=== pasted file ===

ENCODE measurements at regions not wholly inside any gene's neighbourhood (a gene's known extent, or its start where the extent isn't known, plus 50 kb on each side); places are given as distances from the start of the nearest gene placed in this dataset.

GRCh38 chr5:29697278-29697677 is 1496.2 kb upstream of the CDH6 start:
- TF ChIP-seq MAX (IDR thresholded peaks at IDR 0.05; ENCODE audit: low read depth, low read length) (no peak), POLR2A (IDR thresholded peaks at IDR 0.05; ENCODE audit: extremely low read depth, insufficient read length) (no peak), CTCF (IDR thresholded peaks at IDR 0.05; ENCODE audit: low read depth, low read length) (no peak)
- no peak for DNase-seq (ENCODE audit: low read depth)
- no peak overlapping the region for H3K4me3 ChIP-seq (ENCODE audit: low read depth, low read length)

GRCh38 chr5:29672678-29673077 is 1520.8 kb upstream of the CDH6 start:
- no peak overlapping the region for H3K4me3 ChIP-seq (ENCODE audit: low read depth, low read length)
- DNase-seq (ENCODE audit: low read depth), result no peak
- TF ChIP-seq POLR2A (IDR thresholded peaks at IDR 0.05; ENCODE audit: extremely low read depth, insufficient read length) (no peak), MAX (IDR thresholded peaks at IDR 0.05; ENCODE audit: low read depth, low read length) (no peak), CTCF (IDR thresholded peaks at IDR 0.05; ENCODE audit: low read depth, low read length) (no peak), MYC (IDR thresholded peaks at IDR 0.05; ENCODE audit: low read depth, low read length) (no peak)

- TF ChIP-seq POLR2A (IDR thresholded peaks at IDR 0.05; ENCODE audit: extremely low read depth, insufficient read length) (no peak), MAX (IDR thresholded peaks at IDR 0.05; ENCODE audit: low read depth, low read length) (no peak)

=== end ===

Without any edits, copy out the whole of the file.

ENCODE measurements at regions not wholly inside any gene's neighbourhood (a gene's known extent, or its start where the extent isn't known, plus 50 kb on each side); places are given as distances from the start of the nearest gene placed in this dataset.

GRCh38 chr5:29697278-29697677 is 1496.2 kb upstream of the CDH6 start:
- TF ChIP-seq MAX (IDR thresholded peaks at IDR 0.05; ENCODE audit: low read depth, low read length) (no peak), POLR2A (IDR thresholded peaks at IDR 0.05; ENCODE audit: extremely low read depth, insufficient read length) (no peak), CTCF (IDR thresholded peaks at IDR 0.05; ENCODE audit: low read depth, low read length) (no peak)
- no peak for DNase-seq (ENCODE audit: low read depth)
- no peak overlapping the region for H3K4me3 ChIP-seq (ENCODE audit: low read depth, low read length)

GRCh38 chr5:29672678-29673077 is 1520.8 kb upstream of the CDH6 start:
- no peak overlapping the region for H3K4me3 ChIP-seq (ENCODE audit: low read depth, low read length)
- DNase-seq (ENCODE audit: low read depth), result no peak
- TF ChIP-seq POLR2A (IDR thresholded peaks at IDR 0.05; ENCODE audit: extremely low read depth, insufficient read length) (no peak), MAX (IDR thresholded peaks at IDR 0.05; ENCODE audit: low read depth, low read length) (no peak), CTCF (IDR thresholded peaks at IDR 0.05; ENCODE audit: low read depth, low read length) (no peak), MYC (IDR thresholded peaks at IDR 0.05; ENCODE audit: low read depth, low read length) (no peak)

- TF ChIP-seq POLR2A (IDR thresholded peaks at IDR 0.05; ENCODE audit: extremely low read depth, insufficient read length) (no peak), MAX (IDR thresholded peaks at IDR 0.05; ENCODE audit: low read depth, low read length) (no peak)